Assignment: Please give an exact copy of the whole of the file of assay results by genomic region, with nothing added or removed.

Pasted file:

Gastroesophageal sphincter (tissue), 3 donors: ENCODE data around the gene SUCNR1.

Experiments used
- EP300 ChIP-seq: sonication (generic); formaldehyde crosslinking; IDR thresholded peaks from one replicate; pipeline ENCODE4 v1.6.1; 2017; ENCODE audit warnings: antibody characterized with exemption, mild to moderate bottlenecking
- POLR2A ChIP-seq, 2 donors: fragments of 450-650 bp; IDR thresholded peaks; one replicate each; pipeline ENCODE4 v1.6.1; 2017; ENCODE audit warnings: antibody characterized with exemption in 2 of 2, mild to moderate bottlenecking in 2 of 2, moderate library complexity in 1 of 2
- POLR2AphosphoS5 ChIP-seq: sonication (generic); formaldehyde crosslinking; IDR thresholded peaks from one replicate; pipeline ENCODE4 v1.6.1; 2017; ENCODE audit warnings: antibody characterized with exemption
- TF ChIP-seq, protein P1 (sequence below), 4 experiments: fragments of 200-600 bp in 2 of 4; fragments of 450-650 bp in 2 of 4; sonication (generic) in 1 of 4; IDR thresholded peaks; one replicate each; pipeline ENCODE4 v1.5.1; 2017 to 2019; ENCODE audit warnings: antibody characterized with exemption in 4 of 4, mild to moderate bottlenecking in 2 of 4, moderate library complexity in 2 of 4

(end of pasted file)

Gastroesophageal sphincter (tissue), 3 donors: ENCODE data around the gene SUCNR1.

Experiments used
- EP300 ChIP-seq: sonication (generic); formaldehyde crosslinking; IDR thresholded peaks from one replicate; pipeline ENCODE4 v1.6.1; 2017; ENCODE audit warnings: antibody characterized with exemption, mild to moderate bottlenecking
- POLR2A ChIP-seq, 2 donors: fragments of 450-650 bp; IDR thresholded peaks; one replicate each; pipeline ENCODE4 v1.6.1; 2017; ENCODE audit warnings: antibody characterized with exemption in 2 of 2, mild to moderate bottlenecking in 2 of 2, moderate library complexity in 1 of 2
- POLR2AphosphoS5 ChIP-seq: sonication (generic); formaldehyde crosslinking; IDR thresholded peaks from one replicate; pipeline ENCODE4 v1.6.1; 2017; ENCODE audit warnings: antibody characterized with exemption
- TF ChIP-seq, protein P1 (sequence below), 4 experiments: fragments of 200-600 bp in 2 of 4; fragments of 450-650 bp in 2 of 4; sonication (generic) in 1 of 4; IDR thresholded peaks; one replicate each; pipeline ENCODE4 v1.5.1; 2017 to 2019; ENCODE audit warnings: antibody characterized with exemption in 4 of 4, mild to moderate bottlenecking in 2 of 4, moderate library complexity in 2 of 4